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Addressing Nurse Drug Problems

Huge Liabilities for Drug Impaired Nurses or Those Engaged in Drug Diversion

There are 4 million active nurses in the United States with approximately 75 percent being Registered Nurses while the remaining 25 percent are Licensed Practical Nurses.  Unfortunately, at any given time, more than 50,000 nurses are sanctioned by state licensing authorities and excluded from Medicare and Medicaid.  The American Nurses Association (ANA) estimates that approximately 10 percent of nurses, or more than a quarter million, may be substance abusers.  Drug diversion and addiction are major problems among nurses and other healthcare professionals.  Further, the Boston Globe recently reported that 13 Massachusetts nurses performed services without nursing licenses.  A subsequent investigation of health department documents showed that individuals had lied about having nursing degrees or about being licensed in other states.   Others falsely stated they had passed a national nursing licensure exam, completed a nursing education program, and met the nursing practice requirement.  These falsifications raised questions about the background checks made by state regulators and providers.  Some nurses had applied for licenses in other states claiming to be licensed in Massachusetts so they could receive a license in the second state under the “reciprocity” principle (most state nursing boards waive testing requirements if applicants are already licensed elsewhere).  State regulators are currently investigating licenses granted from other jurisdictions under reciprocity.

There are serious consequences for providers employing improperly qualified nurses or nurses who have lost their license.  Treatment from an impaired or unqualified nurse affects patient safety and creates quality of care issues.  This can raise potential for liability including: tort action suits for negligent hiring or patient neglect; enforcement penalties from the OIG; risks to participation in federal programs; and financial penalties.

Causes of Drug Abuse Problems

For nurses, the overwhelming cause for addiction is situational stress from work and home coupled with easy availability.  Nurses face pressure to meet the emotional demand of patients and their families.  They often work long shifts that may be physically taxing and involve life-and-death decisions.  Nurses involved in high-tension work environments experience higher levels of substance abuse.  Many nurses also believe that knowing how to medicate others translates into an ability to self-medicate.

Easier availability of controlled substances may allow nurses to:

  • Persuade physicians to write a prescription for them;
  • Steal script and forge prescriptions themselves;
  • Divert drugs by administering partial doses to patients and saving the rest for themselves;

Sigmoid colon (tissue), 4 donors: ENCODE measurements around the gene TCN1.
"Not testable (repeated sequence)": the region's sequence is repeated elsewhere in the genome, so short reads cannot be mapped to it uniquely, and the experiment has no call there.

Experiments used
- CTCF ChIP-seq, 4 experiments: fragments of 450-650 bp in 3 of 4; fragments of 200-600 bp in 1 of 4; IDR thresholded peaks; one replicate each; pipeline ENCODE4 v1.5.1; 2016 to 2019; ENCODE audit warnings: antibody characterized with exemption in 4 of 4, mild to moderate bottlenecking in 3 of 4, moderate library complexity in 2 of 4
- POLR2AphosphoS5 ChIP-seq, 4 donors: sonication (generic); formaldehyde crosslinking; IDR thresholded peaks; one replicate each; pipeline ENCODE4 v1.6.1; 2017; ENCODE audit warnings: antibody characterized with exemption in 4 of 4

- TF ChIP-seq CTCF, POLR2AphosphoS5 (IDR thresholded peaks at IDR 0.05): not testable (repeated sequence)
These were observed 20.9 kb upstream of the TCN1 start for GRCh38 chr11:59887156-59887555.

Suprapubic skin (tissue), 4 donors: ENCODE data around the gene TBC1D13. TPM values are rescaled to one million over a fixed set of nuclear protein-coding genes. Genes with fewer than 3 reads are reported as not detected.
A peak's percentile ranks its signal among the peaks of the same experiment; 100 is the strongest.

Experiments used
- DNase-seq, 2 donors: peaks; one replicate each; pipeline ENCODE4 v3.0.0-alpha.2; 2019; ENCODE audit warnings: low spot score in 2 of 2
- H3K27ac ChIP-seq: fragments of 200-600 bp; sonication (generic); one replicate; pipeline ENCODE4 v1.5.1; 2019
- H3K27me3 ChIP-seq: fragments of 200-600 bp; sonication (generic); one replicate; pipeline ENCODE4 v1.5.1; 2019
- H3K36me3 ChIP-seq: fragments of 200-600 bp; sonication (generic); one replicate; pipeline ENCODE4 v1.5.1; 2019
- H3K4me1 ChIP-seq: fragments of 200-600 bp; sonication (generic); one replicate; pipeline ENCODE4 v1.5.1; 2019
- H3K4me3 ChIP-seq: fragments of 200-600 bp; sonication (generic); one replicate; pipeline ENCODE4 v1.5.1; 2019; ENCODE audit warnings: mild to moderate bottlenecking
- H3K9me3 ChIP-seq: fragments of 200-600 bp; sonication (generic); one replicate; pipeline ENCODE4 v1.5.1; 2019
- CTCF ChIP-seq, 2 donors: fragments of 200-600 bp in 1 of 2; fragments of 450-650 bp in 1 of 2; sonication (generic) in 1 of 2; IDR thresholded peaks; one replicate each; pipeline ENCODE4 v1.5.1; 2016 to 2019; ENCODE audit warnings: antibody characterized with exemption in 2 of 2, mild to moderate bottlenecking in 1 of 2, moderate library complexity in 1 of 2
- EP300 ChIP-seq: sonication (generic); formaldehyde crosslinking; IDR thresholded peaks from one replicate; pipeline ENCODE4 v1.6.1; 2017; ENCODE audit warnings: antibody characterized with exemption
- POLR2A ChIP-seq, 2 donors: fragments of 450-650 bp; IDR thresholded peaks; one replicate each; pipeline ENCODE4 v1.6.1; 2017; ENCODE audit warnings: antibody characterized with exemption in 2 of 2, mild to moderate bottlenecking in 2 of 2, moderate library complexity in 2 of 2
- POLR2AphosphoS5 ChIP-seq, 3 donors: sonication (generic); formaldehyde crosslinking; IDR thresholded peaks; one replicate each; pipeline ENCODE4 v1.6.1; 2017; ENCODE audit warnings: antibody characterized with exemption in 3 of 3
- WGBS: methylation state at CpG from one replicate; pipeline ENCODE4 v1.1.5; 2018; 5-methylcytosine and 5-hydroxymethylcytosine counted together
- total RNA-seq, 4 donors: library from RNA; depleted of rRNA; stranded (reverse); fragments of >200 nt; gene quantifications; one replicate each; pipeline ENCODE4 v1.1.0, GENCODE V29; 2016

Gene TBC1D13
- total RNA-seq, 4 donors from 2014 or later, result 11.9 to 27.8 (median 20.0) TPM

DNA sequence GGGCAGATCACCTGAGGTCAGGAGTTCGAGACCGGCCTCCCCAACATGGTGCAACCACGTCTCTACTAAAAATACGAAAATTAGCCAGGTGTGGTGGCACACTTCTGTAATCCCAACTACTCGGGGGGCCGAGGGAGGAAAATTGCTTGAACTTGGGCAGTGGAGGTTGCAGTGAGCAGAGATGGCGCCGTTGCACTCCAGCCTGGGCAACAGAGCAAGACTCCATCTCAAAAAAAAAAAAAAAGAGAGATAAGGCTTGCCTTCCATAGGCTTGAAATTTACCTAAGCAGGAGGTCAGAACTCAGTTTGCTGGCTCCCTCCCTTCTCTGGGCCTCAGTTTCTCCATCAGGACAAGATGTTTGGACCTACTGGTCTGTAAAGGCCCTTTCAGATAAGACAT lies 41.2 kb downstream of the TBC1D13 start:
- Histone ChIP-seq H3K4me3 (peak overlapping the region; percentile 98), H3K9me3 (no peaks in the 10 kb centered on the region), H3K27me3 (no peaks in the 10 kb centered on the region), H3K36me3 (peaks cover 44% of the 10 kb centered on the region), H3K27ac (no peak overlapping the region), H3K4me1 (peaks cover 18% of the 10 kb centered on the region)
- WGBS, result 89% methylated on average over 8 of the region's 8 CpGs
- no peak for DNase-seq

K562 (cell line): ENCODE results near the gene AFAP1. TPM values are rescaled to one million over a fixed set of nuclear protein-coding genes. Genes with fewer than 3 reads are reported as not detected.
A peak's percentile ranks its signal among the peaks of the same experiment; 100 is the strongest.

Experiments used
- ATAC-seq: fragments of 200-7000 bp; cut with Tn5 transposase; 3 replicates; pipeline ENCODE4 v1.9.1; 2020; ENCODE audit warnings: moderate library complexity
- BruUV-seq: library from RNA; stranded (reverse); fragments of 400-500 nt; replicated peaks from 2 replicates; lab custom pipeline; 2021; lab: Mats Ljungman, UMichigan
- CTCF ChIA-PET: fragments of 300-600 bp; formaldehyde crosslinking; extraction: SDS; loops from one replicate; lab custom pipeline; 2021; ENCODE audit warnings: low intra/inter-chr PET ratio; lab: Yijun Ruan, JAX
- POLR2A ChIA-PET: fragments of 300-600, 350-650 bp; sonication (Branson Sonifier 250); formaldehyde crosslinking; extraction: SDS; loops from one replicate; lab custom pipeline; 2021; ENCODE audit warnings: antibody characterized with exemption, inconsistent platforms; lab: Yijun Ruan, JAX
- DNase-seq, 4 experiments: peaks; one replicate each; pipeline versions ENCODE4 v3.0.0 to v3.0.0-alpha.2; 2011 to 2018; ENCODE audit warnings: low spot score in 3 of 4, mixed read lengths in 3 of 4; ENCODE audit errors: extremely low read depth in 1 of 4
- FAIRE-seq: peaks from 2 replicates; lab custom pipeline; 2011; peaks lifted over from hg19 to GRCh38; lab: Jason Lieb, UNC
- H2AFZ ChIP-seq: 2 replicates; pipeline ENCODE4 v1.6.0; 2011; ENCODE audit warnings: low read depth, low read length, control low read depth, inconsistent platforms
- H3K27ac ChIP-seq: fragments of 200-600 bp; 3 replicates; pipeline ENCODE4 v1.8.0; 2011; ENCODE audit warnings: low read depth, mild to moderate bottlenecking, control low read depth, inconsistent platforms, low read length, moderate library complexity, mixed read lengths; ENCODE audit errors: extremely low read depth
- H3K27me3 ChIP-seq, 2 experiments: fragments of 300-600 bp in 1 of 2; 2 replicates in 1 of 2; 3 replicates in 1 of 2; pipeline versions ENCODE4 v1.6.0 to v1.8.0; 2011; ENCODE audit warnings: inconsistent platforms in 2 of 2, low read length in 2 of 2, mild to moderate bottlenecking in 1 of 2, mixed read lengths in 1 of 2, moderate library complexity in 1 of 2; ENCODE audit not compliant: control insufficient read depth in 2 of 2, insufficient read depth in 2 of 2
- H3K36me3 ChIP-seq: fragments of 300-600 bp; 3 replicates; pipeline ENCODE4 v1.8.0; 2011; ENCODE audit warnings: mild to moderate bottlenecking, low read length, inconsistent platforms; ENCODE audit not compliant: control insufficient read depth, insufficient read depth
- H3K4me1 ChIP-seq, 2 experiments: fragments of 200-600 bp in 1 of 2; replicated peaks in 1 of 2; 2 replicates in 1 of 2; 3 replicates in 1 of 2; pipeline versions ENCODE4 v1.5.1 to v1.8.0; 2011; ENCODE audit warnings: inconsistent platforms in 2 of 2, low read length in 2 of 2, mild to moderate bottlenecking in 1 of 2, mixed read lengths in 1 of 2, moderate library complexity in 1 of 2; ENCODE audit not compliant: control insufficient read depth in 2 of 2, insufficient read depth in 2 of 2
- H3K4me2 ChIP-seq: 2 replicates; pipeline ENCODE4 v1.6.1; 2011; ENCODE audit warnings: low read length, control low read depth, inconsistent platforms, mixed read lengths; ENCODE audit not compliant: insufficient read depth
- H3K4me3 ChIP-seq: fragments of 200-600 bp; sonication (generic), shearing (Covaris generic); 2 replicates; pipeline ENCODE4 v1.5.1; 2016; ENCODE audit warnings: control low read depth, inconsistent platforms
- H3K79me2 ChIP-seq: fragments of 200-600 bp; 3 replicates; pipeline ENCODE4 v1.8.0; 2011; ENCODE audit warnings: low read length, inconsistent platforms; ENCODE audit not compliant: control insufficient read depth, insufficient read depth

• Convince co-workers to cosign a narcotics wasting record without witnessing the disposal;
  • Obtain drugs for discharged patients; and
  • Use drugs that patients refuse or do not request.

Although substance abuse is usually noted first by fellow staff members, they are often reluctant to report it.  This is the reality even though impaired nurses in the workplace present a risk to patient care and safety, the facility’s reputation, and more.  Self-reporting is uncommon due to fear of losing jobs, licenses, and livelihoods.

What to do When Encountering a Problem

Depending on the nature of the problem, there are different courses of action for when a provider discovers a nursing drug issue.  Carrie Kusserow, a health care consultant with 15 years of experience in addressing these types of issues, advises the following:

  • If a nurse is impaired by drugs or alcohol, immediately confront him or her with the facts. When confronted about an addiction, most nurses will cooperate and admit to the problem.  It is best to offer treatment and rehabilitation through an Employee Assistance Program (EAP), with the alternative being termination and reporting to the state licensing authority.
  • If a nurse is confirmed to be on the OIG List of Excluded Individuals/Entities (LEIE), terminate the individual immediately. Then decide whether the time the nurse worked while sanctioned was significant enough to self-disclose the matter to the OIG.
  • If a nurse is found to have engaged in diversion of patient drugs or has fraudulently obtained drugs, providers must terminate the nurse and notify the state licensing board and drug enforcement agencies.

Contact Strategic Management Services

Compliance Officers Tips

  1. Properly sanction screen nurses against the LEIE and state sanction databases;
  2. Completely verify credentials – particularly for nurses from another state;
  3. Implement a policy that mandates reporting a nurse that is impaired or diverting drugs;
  4. Promptly investigate all information suggesting drug abuse or diversion;
  5. Implement a strict policy to report anyone involved in drug diversion to enforcement and licensing authorities;
  6. Create an effective and well publicized EAP;
  7. Put in place solid internal controls for wasting narcotic drugs and ensure that employees are following them scrupulously;
  8. Operate a hotline that accepts reports of workplace drug and alcohol abuse or diversion;
  9. Train employees on how to report workplace problems; and

Perform exit interviews of nurses that include inquiring about drug problems in the workplace.

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